- No way to interject if there are issues with your shipment during transit (unless the seller is willing to provide help).
Potential Alternatives to DDP
Buyers looking for more control over the cargo and sellers looking for Incoterms with reduced risk of loss can explore one of these alternatives to DDP:
Carriage Paid To (CPT)
Under this Incoterm, the seller’s primary duty is dealing with transportation costs and arranging carriage to an agreed-upon location (e.g., container yard, air cargo terminal, etc.). The buyer retains responsibility over the cargo during transit, and must pay for cargo insurance.
Once the seller has delivered the cargo to the destination country and handed it over to the carrier responsible for the final delivery, the risks transfer from the seller to buyer.
Although this Incoterm imposes most of the supply chain costs on the seller, additional costs and responsibilities are split more fairly.
Carriage and Insurance Paid To (CIP)
Carriage and Insurance Paid To (CIP) works similarly to CPT, but the seller assumes the cost of insurance. While this Incoterm is closer in principle to DDP, the buyer retains responsibility over the cargo for almost the entire shipping process, offering the buyer better supply chain visibility.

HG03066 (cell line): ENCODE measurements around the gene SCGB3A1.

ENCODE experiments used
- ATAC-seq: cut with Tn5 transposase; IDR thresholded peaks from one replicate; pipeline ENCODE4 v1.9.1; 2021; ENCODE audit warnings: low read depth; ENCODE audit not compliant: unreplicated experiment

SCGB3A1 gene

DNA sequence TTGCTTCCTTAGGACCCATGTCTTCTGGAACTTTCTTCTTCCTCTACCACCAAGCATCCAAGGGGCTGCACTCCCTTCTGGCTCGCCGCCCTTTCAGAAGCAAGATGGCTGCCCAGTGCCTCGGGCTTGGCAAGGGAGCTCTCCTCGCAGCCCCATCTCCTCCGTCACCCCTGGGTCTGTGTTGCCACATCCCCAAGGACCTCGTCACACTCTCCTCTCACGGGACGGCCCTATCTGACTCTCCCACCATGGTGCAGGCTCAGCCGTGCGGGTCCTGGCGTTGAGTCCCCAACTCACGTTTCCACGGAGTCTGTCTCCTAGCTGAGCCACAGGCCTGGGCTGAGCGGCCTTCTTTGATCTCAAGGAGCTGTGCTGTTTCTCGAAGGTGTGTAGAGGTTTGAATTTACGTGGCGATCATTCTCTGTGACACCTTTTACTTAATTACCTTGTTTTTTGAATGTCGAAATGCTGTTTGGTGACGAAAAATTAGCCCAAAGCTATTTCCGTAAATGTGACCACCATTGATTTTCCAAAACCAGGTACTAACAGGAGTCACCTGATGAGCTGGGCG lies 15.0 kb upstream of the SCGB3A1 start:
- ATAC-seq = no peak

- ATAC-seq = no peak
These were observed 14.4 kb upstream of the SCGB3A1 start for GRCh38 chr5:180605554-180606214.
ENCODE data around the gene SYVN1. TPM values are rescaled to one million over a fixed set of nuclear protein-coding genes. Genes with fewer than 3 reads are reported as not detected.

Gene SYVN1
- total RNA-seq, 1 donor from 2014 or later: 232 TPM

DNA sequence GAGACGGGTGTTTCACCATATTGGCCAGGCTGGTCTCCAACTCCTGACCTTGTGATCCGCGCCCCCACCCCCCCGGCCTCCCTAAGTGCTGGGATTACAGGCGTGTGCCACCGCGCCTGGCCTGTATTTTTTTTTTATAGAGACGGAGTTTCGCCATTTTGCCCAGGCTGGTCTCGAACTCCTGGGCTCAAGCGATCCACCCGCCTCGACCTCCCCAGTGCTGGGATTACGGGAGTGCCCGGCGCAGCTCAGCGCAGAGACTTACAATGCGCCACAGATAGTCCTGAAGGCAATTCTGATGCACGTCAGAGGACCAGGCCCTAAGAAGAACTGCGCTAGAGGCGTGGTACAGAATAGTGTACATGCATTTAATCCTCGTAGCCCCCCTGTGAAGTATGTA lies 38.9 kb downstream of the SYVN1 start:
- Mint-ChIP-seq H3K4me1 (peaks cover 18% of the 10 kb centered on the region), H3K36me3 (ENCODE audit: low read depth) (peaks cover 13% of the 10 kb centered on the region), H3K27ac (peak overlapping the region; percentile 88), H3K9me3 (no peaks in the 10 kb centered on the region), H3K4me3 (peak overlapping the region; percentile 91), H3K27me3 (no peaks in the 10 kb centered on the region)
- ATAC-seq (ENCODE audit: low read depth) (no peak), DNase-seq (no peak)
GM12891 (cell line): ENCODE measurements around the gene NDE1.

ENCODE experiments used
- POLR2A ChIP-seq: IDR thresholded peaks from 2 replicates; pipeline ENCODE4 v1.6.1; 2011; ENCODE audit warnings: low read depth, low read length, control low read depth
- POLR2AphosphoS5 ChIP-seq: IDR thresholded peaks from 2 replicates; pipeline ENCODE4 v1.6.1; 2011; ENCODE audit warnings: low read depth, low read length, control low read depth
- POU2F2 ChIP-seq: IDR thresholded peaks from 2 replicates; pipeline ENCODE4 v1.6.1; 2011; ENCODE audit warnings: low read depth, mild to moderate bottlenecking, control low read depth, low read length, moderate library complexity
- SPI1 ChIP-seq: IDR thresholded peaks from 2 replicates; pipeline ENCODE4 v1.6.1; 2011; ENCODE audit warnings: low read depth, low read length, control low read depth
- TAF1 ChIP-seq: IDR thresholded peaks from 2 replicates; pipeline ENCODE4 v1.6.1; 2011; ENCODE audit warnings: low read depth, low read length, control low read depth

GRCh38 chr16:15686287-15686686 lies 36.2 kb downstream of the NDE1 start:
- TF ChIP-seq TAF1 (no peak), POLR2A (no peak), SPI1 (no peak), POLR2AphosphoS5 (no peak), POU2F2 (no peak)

Free Carrier (FCA)
Under a Free Carrier (FCA) shipping agreement, the cargo is the responsibility of the buyer for the near-entirety of the delivery process. Although the seller must handle export clearance, pre-carriage from their facilities to a transportation hub, and other export formalities, the transfer of risk from the seller to the buyer occurs at the port of origin.
Buyer responsibilities include paying for insurance and transportation from the origin port to the agreed-upon destination port, imposing minimal risk to the seller.
Contact Asiana USA to Find the Best Incoterms for Your Shipments
For buyers, a DDP shipment means less risk and stress, and for sellers, it means greater control over the shipping process. However, a DDP Incoterm is unsuitable for all shipments and can end up costing you more than you bargained for in customs duties, supply chain delays, and other hidden costs.
To ensure your shipment reaches its destination smoothly, contact Asiana USA at (855) 500-1808 to find out whether the DDP Incoterm can work for you, or let us help you find a better option for your business.